So the Maxis believe that the environmental impact of bitcoin is negligible. They even claim that there are many environmental benefits of bitcoin mining, but I will not detail them here. Michael Saylor of MicroStrategy set up a company called the Bitcoin Mining Council which discusses this topic in depth. Again, this is not my opinion, I’m simply outlining the different arguments that I’ve read. It’s impossible for me to ascertain whether the Maxis are correct, or if the skeptics (like yourself) are correct. My I.Q./cognitive capacity is not at a level that is able to decipher the correct viewpoint. And honestly, I’m too burned out to put the time and effort in anymore in an attempt to determine the truth.

    Another unknown is whether quantum computers will be able to “break” the SHA-256 encryption. The Bitcoiners say there’s nothing to be concerned about because that would mean that the nuclear launch codes, stock exchanges, bank accounts etc. would also be compromised. But couldn’t it be possible that if TPTB had access to quantum computers, they could selectively deploy it against the Bitcoin network, and leave the other encrypted infrastructure alone, simply as a way of destroying confidence in Bitcoin? I just don’t know. I also don’t know why there’s so much animosity between Bitcoin Maxis and gold bugs, when they are both fighting the same enemy (central bankers).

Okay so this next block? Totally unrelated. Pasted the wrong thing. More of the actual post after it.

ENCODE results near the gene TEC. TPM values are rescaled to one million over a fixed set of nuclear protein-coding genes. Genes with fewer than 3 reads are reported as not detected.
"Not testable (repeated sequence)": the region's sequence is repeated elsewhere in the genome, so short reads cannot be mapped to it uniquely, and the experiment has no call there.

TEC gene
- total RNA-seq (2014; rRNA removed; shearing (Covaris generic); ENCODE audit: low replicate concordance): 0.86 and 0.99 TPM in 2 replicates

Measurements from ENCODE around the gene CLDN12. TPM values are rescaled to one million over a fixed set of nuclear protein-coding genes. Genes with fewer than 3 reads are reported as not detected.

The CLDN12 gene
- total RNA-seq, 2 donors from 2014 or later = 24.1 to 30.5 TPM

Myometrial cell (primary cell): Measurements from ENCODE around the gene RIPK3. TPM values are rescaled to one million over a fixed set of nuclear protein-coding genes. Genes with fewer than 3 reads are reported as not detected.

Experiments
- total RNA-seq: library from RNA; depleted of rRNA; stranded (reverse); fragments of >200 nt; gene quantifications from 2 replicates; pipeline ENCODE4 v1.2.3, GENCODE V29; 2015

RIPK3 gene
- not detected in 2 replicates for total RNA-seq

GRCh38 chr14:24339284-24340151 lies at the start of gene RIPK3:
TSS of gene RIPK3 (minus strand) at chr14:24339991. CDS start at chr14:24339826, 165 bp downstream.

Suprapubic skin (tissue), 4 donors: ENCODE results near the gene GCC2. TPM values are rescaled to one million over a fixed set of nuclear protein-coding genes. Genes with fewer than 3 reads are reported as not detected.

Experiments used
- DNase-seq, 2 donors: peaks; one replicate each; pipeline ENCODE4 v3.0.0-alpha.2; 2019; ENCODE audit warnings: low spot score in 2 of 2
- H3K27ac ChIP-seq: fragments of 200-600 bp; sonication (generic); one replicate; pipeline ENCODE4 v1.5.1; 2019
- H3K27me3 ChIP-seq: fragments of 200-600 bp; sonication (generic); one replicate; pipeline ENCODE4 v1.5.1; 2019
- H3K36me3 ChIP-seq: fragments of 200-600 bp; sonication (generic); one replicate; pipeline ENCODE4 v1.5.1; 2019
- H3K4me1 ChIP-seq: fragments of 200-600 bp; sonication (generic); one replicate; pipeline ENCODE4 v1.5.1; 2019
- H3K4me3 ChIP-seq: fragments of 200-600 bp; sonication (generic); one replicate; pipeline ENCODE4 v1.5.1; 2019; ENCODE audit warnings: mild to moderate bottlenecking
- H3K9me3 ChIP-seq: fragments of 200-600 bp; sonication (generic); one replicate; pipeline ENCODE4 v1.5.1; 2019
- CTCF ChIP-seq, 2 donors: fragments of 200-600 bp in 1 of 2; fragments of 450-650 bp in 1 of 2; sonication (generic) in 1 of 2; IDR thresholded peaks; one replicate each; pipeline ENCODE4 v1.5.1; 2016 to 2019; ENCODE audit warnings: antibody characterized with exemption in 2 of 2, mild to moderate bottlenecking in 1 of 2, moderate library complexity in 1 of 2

Anyway, enough rambling.

    * It’s worth noting that there was a time when much of the mining hash rate was derived from coal powered electricity plants in the Inner Mongolia province of northern China. Thankfully these eventually shut down and the miners moved to western China where there is abundant hydroelectric energy from river dams. But then the CCP shut these down, forcing the miners to go to Russia, Kazakhstan and Texas.

    • >intrinsic value
      This is an NPC term.

      >All value is subjective, according to them.
      If you disagree, I would challenge you to point to a real value.

      I’ll give you something simple. What is the value of a 500ml bottle of potable water?

      • Yes, Robert Breedlove has addressed the intrinsic value vs. subjective value debate in several of his podcasts, if I remember correctly. This is also something that the Austrian School economists tend to discuss a lot.

        And according to Max Keiser, Bitcoin is a better form of money than precious metals precisely because it has no intrinsic value. He argues that with gold and silver, the intrinsic/utility value (jewellery, industrial and medical applications) distorts the price discovery mechanism because it becomes difficult to determine what the monetary premium is for these metals. To illustrate this point, let’s compare gold and platinum. 950 platinum jewellery tends to be more expensive than 22 carat gold. But when we compare the current spot price of these metals, gold is over twice as expensive ($2031/oz. vs. $927/oz.) as platinum. Why? Because gold has a much higher monetary premium than platinum.